The cur­rent owner bought the car sec­ond-hand back in 1995, when it was less than a year old.“there were a num­ber a rea­sons I wanted this car – one be­ing the im­proved five-link sus­pen­sion and an­other the six-speed trans­mis­sion. I’ve had a 700bhp 930 Turbo, and it was great for quar­ter miles and top­speed runs, but it wasn’t suited for track work. And yes, I adore the body shape. When new, the only way to pur­chase one of these cars in Europe was if you were go­ing to race it for the sea­son, or if you were a Porsche dealer. I watched the races to make sure I bought a sec­ond-hand car that wasn’t in an ac­ci­dent.”

The owner ad­mits that he sub­se­quently had an ac­ci­dent with the car on the track, but found a new, iden­ti­cal body to re­pair the car. This body ac­tu­ally al­ready had ad­justable Öh­lins sus­pen­sion parts fit­ted, which he de­cided to keep.

In his garage he has the orig­i­nal Speed­line Cup al­loy wheels, as he has three-piece forged and milled BBS rims cur­rently fit­ted. The rea­son for this is that he has fit­ted wider tyres on the car for im­proved re­sults on the track. These BBS wheels still look per­fectly suited to this car, though.

Even though the car – chas­sis num­ber WPOZZZ99ZSS398065, one of around 50 pro­duced that year – has only 25,400km (15,800 miles) on the odome­ter, it has seen a lot of ac­tion over the past 23 years. Not only has it been raced, used on track days and of course on the road, but it has also done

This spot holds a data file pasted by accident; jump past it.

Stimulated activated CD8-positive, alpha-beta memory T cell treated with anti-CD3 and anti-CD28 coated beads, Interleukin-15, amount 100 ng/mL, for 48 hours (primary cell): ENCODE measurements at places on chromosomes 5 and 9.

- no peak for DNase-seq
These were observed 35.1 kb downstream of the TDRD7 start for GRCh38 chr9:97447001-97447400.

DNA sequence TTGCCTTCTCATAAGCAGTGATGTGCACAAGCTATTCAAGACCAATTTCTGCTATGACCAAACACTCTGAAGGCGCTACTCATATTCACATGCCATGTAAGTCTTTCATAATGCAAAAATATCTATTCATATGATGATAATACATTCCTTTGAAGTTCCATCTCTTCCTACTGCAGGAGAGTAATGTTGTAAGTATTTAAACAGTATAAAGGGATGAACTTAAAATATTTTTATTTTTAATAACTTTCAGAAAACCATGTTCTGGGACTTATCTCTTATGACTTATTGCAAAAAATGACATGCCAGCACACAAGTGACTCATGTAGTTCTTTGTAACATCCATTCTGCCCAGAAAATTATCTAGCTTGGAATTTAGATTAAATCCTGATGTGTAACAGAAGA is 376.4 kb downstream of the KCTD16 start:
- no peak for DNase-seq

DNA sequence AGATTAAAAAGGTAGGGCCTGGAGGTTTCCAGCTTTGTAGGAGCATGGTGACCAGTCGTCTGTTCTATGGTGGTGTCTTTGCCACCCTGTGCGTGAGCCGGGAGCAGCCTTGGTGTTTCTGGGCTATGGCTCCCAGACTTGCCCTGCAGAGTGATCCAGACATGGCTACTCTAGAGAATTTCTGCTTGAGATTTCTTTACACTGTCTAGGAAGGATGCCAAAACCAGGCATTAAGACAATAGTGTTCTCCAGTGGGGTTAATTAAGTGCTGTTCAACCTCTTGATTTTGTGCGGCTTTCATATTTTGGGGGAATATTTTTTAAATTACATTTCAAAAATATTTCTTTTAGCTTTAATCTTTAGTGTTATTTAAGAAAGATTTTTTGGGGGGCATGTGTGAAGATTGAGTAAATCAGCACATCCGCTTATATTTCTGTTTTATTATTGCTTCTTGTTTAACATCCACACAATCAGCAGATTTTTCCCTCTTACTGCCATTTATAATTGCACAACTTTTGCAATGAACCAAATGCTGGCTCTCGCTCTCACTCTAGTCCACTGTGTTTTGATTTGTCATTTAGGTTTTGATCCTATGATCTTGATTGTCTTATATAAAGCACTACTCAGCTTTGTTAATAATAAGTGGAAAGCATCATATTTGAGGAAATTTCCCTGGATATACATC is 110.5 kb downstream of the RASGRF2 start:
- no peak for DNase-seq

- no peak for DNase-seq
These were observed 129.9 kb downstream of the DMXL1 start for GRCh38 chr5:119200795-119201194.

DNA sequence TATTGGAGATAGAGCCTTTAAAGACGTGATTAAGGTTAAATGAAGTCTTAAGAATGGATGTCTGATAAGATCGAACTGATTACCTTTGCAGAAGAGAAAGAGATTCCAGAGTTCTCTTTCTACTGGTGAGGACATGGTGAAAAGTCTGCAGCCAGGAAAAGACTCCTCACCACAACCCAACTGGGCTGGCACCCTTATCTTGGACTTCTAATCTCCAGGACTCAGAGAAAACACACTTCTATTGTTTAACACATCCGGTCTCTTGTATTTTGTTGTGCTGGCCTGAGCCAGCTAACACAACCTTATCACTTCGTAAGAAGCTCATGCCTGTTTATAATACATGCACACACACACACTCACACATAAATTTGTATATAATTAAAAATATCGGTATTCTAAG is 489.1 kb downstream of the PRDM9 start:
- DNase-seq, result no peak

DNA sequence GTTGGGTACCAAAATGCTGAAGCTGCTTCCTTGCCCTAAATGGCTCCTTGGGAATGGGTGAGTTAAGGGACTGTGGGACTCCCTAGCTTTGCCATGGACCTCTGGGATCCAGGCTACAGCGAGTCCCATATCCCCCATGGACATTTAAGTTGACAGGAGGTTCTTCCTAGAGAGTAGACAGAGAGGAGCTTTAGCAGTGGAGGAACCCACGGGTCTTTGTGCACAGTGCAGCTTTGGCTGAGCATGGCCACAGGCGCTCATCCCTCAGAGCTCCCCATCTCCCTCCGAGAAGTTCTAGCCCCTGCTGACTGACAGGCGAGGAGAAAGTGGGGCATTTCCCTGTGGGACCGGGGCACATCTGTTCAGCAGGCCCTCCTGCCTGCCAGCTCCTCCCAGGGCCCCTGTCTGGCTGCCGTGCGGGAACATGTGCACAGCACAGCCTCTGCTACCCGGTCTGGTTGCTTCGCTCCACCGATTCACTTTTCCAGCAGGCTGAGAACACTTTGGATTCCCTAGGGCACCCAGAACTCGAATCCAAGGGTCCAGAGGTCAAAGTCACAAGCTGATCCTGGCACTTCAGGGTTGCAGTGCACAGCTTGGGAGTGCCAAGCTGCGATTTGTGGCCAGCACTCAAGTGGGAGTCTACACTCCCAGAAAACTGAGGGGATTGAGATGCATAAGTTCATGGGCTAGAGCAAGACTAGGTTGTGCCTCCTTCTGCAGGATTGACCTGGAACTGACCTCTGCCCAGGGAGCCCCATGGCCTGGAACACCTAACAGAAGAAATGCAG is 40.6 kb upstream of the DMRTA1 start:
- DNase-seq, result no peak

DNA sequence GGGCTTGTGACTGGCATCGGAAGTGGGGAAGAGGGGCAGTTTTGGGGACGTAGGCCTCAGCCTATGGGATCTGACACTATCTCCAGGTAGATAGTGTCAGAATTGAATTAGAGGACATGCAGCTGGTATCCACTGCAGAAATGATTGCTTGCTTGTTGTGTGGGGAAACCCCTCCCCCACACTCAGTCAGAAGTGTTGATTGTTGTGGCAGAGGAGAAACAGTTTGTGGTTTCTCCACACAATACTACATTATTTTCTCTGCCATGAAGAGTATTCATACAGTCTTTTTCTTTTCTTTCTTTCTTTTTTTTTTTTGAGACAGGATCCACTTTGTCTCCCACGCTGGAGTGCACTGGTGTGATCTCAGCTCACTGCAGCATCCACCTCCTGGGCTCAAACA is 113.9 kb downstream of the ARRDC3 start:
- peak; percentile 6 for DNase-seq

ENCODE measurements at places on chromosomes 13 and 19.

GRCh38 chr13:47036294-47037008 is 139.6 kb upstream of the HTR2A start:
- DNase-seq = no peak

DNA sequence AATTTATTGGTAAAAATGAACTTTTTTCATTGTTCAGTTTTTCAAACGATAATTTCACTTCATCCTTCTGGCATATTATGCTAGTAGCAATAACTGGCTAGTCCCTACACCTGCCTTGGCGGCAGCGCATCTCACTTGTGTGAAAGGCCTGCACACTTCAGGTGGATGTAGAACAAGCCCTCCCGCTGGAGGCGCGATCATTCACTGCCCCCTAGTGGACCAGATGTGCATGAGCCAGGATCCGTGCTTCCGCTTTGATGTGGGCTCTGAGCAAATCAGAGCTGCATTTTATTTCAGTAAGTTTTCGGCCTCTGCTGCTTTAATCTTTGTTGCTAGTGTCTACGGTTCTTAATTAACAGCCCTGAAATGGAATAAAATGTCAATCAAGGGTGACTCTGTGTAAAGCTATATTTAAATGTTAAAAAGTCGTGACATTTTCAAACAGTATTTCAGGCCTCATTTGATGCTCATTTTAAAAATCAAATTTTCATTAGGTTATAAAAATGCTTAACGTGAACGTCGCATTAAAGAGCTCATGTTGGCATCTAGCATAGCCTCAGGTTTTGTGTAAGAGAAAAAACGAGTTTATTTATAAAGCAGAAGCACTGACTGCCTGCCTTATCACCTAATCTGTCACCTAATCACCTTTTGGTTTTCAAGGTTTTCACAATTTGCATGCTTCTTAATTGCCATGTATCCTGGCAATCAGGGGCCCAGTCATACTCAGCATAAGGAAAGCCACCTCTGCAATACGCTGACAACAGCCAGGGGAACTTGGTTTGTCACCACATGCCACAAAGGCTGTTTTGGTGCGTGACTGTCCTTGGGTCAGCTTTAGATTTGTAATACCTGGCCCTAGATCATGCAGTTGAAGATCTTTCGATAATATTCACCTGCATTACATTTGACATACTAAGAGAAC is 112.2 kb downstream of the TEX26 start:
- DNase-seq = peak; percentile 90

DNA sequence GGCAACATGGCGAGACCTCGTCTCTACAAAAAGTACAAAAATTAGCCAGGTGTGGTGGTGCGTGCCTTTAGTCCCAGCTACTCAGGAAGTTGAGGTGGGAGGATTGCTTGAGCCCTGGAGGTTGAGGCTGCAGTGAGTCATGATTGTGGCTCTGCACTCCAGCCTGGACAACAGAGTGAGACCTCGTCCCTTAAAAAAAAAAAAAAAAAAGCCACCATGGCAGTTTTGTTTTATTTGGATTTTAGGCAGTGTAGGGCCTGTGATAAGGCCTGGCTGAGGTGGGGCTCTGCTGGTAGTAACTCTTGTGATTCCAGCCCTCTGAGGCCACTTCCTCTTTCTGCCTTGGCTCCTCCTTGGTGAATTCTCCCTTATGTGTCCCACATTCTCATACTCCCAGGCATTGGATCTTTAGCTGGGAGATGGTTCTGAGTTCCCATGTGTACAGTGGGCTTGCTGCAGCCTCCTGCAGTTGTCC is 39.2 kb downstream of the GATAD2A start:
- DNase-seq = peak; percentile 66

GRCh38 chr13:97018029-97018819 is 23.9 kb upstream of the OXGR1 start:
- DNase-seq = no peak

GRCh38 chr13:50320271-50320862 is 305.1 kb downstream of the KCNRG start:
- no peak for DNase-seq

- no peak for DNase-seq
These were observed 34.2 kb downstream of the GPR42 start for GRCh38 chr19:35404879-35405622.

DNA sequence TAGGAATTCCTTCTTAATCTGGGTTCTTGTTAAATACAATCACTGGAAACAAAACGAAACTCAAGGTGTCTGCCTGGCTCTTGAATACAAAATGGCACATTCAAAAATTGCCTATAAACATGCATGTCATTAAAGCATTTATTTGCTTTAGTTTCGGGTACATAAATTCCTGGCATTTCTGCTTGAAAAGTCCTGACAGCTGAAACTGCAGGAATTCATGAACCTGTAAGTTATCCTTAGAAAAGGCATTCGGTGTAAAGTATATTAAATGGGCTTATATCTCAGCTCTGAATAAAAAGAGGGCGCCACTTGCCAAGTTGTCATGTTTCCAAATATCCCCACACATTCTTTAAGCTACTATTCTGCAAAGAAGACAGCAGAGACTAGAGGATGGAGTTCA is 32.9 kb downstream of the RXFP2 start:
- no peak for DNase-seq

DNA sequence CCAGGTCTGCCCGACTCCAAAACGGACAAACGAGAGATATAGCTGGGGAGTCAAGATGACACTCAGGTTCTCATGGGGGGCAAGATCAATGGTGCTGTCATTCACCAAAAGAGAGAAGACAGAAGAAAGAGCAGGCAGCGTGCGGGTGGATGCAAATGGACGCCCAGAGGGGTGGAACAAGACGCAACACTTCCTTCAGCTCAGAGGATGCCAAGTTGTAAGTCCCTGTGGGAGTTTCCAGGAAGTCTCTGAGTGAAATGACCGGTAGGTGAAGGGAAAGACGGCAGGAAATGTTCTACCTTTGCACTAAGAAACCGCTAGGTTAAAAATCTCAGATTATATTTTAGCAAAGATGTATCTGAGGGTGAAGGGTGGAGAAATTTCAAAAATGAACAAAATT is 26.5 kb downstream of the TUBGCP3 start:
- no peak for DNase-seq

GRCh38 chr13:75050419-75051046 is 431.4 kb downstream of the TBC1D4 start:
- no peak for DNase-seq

a size­able road trip, which is barely be­liev­able for an un­com­pro­mis­ing race car like this.

Its owner ex­plains: “We called the event the

‘Lap of the South’. We started with timed laps at the old Wes­bank cir­cuit, then we hit Kyalami Grand Prix cir­cuit in Midrand. Then we drove to Dur­ban to Toy­ota’s test track, be­fore head­ing south to East Lon­don to do laps at the track. We drove fur­ther west and did laps at Aldo Scrib­ante Cir­cuit out­side Port El­iz­a­beth, fol­lowed by a drive to Cape Town and laps at Kil­lar­ney In­ter­na­tional Race­way. This was a to­tal of over 1,500 miles… and my wife came with!”

It is clear this car is no stranger to the pub­lic road. Even through traf­fic the car feels al­most as easy to drive as any other 993, but there is not a mo­ment that you are not aware of the raw­ness and racing her­itage of these cars.

For starters you can hear the driv­e­train rum­bling and clat­ter­ing be­hind you as well as every lit­tle bit of road de­bris be­ing thrown into the wheel arches or the car’s un­der­belly.

Look in the mir­ror and a small part of your view is dis­sected by the cross mem­bers of the roll cage. To be hon­est, I wouldn’t have it any other way.

As the traf­fic clears, I flex my right foot, let­ting the en­gine run to around 5,000rpm be­fore I change gear. There is a sense of in­er­tia that no road-go­ing 993 can repli­cate. I keep the throt­tle pinned and the rev nee­dle zings around to the clock to 6,800rpm – max­i­mum en­gine speed is 6,900rpm – and I feel how the light­weight car, it weigh­ing just 1,100 kilo­grams, has lit­tle ef­fect on the en­gine’s per­for­mance. The en­gine pushes you down the road with a level of light­ness, ea­ger­ness and lin­ear­ity that only a race

car can pro­vide. With such per­for­mance on tap, there isn’t a mo­ment to re­lax or switch off. Given it is not tur­bocharged and doesn’t have the level of torque that you would get from a 993 GT2 or Turbo, there is a pure­ness in its de­liv­ery that some 911 en­thu­si­asts will tell you only a nat­u­rally as­pi­rated en­gine can pro­vide. It is won­der­ful.